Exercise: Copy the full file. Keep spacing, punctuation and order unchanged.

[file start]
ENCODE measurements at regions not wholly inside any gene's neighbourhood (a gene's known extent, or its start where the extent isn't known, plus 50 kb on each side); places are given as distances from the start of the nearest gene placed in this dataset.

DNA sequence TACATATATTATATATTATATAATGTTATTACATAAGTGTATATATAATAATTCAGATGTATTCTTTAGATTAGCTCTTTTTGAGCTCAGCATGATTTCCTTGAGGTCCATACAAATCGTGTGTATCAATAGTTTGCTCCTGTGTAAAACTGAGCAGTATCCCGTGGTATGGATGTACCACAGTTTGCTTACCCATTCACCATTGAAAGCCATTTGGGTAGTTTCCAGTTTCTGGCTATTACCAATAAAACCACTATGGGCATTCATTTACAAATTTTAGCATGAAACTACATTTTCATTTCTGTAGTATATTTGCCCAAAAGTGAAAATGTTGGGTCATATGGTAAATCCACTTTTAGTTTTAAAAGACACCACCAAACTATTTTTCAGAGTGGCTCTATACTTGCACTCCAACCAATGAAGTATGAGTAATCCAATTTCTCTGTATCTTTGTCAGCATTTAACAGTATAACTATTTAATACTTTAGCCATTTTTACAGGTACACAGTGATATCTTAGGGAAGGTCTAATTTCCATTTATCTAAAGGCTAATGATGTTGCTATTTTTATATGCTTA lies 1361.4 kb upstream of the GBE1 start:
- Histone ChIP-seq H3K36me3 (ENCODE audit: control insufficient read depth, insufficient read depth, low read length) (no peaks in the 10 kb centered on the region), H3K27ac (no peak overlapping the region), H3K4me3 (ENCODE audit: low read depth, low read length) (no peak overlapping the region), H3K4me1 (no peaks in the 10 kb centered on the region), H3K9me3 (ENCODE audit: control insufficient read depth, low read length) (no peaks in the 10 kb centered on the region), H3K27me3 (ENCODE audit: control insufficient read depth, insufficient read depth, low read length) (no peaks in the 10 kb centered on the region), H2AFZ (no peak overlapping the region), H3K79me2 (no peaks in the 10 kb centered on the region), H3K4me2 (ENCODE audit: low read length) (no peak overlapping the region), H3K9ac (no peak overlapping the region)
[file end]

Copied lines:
ENCODE measurements at regions not wholly inside any gene's neighbourhood (a gene's known extent, or its start where the extent isn't known, plus 50 kb on each side); places are given as distances from the start of the nearest gene placed in this dataset.

DNA sequence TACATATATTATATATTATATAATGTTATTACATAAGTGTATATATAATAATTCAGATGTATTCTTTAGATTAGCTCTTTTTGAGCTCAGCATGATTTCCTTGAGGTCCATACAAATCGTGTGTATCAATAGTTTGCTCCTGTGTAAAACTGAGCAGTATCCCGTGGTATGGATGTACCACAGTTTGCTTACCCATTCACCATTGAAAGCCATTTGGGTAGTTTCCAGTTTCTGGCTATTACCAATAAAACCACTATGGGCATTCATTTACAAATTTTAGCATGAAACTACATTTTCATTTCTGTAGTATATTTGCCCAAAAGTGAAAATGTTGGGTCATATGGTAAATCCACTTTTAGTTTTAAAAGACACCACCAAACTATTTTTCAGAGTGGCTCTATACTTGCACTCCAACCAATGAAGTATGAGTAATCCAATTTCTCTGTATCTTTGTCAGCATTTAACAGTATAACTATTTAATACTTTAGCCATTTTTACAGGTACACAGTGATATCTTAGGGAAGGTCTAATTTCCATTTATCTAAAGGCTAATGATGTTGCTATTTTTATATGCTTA lies 1361.4 kb upstream of the GBE1 start:
- Histone ChIP-seq H3K36me3 (ENCODE audit: control insufficient read depth, insufficient read depth, low read length) (no peaks in the 10 kb centered on the region), H3K27ac (no peak overlapping the region), H3K4me3 (ENCODE audit: low read depth, low read length) (no peak overlapping the region), H3K4me1 (no peaks in the 10 kb centered on the region), H3K9me3 (ENCODE audit: control insufficient read depth, low read length) (no peaks in the 10 kb centered on the region), H3K27me3 (ENCODE audit: control insufficient read depth, insufficient read depth, low read length) (no peaks in the 10 kb centered on the region), H2AFZ (no peak overlapping the region), H3K79me2 (no peaks in the 10 kb centered on the region), H3K4me2 (ENCODE audit: low read length) (no peak overlapping the region), H3K9ac (no peak overlapping the region)